Thursday, June 30, 2016

Remembering College Life

Do you remember in college when you started getting ready to go out at 9 or 10 pm?

Do you remember how when you got older and had kids, you thought that "those college kids" going out at 10pm at night were crazy?

That "crazy" part is what I was feeling like last Tuesday.  It was the 9th day of Ramazan, and we were getting used to the quiet, dry, hot days.


No people...

No people...

 Even the chickens on our neighbors roof knew they were supposed to sleep during the day.

No chickens....

  (Of course, their cage IS closed, so that could be one reason why they weren't out)

Some of our American friends were leaving town for a few weeks.

 They came over to visit and brought us their plants to water while they were gone.

They came around 7:30pm, and when we were saying goodbye to them at our gate at 9:45p, the females in our family received an invitation from the neighbors to go to the bazaar.

People wait until the 9th or 10th day of Ramazan to start the "fun" evening activities (besides staying at home), and I guess it was time.

So at 10:30pm we headed out with Jasmine,* her daughter-in-law, three of her daughters, Jennifer,* and her two girls.  (I left Keira at home although there were exhausted babies and children all over the bazaar).

It just so happens that I wasn't leaving Doug alone.  Our language helper "Surprise" had brought over his neighbor and a few other guys to install two new air conditioner units Doug bought for upstairs.

We had moved most of the furniture and all of the carpets out of two rooms so the dust wouldn't overwhelm them, and they asked if they could "come to work" at 10pm, after they had broken fast and visited with family.

Sure.  Why not?  Keira can sleep in our room on the floor.

So while they worked, we went to play.

The bazaar was crazy and crowded!  People everywhere!

We couldn't stay together.  Someone would stop for cotton candy, and then we would get separated.  Someone else would stop and look at clothes, and we would get separated.  On and on it would go, but somehow, we would always find each other again.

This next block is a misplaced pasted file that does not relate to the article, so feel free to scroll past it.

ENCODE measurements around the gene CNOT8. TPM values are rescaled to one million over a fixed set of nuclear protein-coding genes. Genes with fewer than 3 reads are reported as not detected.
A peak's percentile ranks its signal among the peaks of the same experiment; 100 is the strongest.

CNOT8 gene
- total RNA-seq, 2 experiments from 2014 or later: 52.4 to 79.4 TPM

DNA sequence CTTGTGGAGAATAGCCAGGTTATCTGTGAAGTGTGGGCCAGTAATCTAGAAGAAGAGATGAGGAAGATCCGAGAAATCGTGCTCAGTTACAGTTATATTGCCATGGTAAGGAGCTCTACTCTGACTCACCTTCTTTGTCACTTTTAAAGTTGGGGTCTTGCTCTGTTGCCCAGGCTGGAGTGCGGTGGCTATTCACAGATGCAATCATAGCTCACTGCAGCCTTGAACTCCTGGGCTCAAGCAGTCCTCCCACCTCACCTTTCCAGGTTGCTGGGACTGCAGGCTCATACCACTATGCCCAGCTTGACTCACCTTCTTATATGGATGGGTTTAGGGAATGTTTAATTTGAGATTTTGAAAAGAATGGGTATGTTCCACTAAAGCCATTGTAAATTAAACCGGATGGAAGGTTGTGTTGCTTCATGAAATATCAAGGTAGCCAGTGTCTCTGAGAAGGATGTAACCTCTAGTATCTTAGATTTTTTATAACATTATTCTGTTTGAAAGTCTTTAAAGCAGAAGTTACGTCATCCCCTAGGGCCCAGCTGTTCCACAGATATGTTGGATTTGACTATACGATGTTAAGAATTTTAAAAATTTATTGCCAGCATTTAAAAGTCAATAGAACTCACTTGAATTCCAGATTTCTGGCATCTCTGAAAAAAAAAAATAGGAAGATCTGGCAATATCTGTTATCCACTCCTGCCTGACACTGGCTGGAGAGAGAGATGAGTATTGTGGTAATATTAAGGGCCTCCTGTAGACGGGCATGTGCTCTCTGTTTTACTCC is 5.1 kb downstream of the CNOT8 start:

I got up on the sidewalk to take a picture for you, but it is still hard for you to see all the action going on (and I felt a little awkward).

This is an example of some of the thin hallways that branch off the main bazaar street where you can find all sorts of things.

I was told this particular hallway was similar to a "Dollar General."  The shirts were all $4, there was a plastic store where all containers were $.80, and material for maxi dresses (think "muu muus") were $2 total.

And, by the way, Jasmine* has been dying for me to get a maxi dress because she thinks I'm too hot in jeans, so I bought one maxi (muu muu) and bought one piece of material to have another made.

I haven't decided whether I'll model it for you or not.  Kylie bought one, and she looks cute, but mine's at the tailors getting altered, and I'm pretty sure I'm not going to look too cute in mine.

This is a gold shop.  Gold jewelry is sold in small little dukans like this one all over the city.

We took a water break on the stair steps in front.

Apparently, there is a time at the end of Ramazan when parents give their children gifts, and on the last three days, everyone wears a new outfit (sometimes the same one).

I'm figuring all of this out as I go, so some of this could be incorrect, but this is what I sort of understand.

So, the shopping frenzy is equivalent to Christmas.

At midnight, we came back home, and the workers were still there.  Caleb was watching a movie, and Doug was visiting with "Surprise."

We had been invited to go to Jasmine's* and visit for a while.  I went to talk to Doug about whether we should go or not, and then I asked "Surprise" if he would be okay if we cancelled language the next day.

He said it would be "very okay."  (He stays up all day because he's taking an accounting class and studying.  Then he remains awake until the 3am breakfast/prayer time before he sleeps.  Then he and his wife get up around 6:30a to take their son to day care and she goes to work.  I'm sure they are both exhausted!)

So, the neighbor girls and we all got sno cones, and we went across the street to visit.

Did I tell you it was midnight?

They ended up looking through our ipods/iphones at pictures and asking questions about America.  We did pretty good with our language, but thankfully, pictures can speak for themselves a lot of times.

At 1:30am, I was ready to leave.

I asked when they would eat breakfast, and she said 2:30am.  I was hoping to use breakfast as a way to see myself out, but I couldn't wait another hour.

I was honest, and said I was tired, and we left.

It's hard to join their lifestyle of switching days and nights when we still are "living" during the day.  In hindsight, maybe we should have switched our days and nights and moved our language class to the middle of the night.

There's always next year.

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